Posted by Jay Manifold on 23rd October 2013 (All posts by Jay Manifold)
My profession is much in the news at the moment, so I thought I would pass along such insights as I have from my career, mostly from a multibillion-dollar debacle which I and several thousand others worked on for a few years around the turn of the millennium. I will not name my employer, not that anyone with a passing familiarity with me doesn’t know who it is; nor will I name the project, although knowing the employer and the general timeframe will give you that pretty quickly too.
We spent, I believe, $4 billion, and garnered a total of 4,000 customers over the lifetime of the product, which was not aimed at large organizations which would be likely to spend millions on it, but at consumers and small businesses which would spend thousands on it, and that amount spread out over a period of several years. From an economic transparency standpoint, therefore, it would have been better to select 4,000 people at random around the country and cut them checks for $1 million apiece. Also much faster. But that wouldn’t have kept me and lots of others employed, learning whatever it is we learn from a colossally failed project.
So, a few things to keep in mind about a certain spectacularly problematic and topical IT effort:
- Large numbers of reasonably bright and very hard-working people, who have up until that point been creating significant wealth, can unite in a complete flop. Past performance is no guarantee, and all that. Because even reasonably bright, hard-working people can suffer from failures of imagination, tendencies to wishful thinking, and cultural failure in general.
- Morale has got to be rock-bottom for anybody with any degree of self-awareness working on this thing. My relevant moment was around the end of ’99 when it was announced, with great fanfare, at a large (200+ in attendance) meeting to review progress and next steps, that we had gotten a single order through the system. It had taken various people eight hours to finish the order. As of that date, we were projecting that we would be doing 1,600 orders a day in eight months. To get an idea of our actual peak rate, note the abovementioned cumulative figure of 4,000 over the multi-year lifespan of the project.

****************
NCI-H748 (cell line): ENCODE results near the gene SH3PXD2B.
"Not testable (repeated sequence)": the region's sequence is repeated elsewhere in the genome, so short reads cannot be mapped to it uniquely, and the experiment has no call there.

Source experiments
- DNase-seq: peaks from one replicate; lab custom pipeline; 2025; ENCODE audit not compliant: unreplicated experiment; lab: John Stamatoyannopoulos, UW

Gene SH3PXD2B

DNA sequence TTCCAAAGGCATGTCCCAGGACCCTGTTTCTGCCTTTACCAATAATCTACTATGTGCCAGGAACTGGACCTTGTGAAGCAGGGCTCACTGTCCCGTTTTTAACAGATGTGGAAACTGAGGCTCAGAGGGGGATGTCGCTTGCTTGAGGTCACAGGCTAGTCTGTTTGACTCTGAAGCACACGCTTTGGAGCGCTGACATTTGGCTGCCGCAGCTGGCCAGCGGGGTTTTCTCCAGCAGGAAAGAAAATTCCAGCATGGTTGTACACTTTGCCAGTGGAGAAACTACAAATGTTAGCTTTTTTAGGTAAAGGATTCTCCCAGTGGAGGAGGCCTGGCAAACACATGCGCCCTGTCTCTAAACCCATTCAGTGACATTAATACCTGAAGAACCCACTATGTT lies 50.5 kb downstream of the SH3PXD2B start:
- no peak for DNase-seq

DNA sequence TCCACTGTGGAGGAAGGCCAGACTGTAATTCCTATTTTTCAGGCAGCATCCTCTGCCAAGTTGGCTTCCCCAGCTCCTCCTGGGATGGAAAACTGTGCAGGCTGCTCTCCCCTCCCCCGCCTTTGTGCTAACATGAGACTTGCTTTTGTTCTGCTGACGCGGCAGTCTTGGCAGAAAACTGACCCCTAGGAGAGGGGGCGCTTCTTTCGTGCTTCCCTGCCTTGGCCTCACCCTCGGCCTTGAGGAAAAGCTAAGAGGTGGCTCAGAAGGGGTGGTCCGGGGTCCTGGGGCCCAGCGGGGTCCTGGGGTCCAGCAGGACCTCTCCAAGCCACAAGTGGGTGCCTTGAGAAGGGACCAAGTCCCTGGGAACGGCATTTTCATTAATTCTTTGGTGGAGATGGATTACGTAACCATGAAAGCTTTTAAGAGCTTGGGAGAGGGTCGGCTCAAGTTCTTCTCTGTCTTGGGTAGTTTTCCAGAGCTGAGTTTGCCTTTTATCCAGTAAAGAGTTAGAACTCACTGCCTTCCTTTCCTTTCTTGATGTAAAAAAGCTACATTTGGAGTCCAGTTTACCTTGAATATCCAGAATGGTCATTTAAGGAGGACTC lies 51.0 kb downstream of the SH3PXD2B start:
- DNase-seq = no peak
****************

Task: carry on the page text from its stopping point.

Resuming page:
- Root cause analysis is all very well, but there are probably at least three or four fundamental problems, any one of which would have crippled the effort. As you may infer from the previous bullet point, back-office systems was one of them on that project. Others which were equally problematic included exposure to the software upgrade schedule of an irreplaceable vendor who was not at all beholden to us to produce anything by any particular date, and physical access to certain of our competitors’ facilities, which they were legally required to allow us into exactly two (2) days per year. See also “cultural failure,” above; most of us were residing and working in what is one of the most livable cities in the world in many ways, but Silicon Valley it ain’t.
- Not to overlook the obvious, there is a significant danger that the well-advertised difficulties of the website in question will become a smokescreen for the fundamental contradictions of the legislation itself. The overall program cannot work unless large numbers of people act in a counter-incentived (possibly not a word, but I’m groping for something analogous to “counterintuitive”) fashion which might politely be termed “selfless” – and do so in the near future. What we seem likely to hear, however, is that it would have worked if only certain IT architectural decisions had been better made.
This thing would be a case study for the next couple of decades if it weren’t going to be overshadowed by physically calamitous events, which I frankly expect. In another decade, Gen-X managers and Millennial line workers, inspired by Boomers, all of them much better at things than they are now, “will be in a position to guide the nation, and perhaps the world, across several painful thresholds,” to quote a relevant passage from Strauss and Howe. But getting there is going to be a matter of selection pressures, with plenty of casualties. The day will come when we long for a challenge as easy as reorganizing health care with a deadline a few weeks away.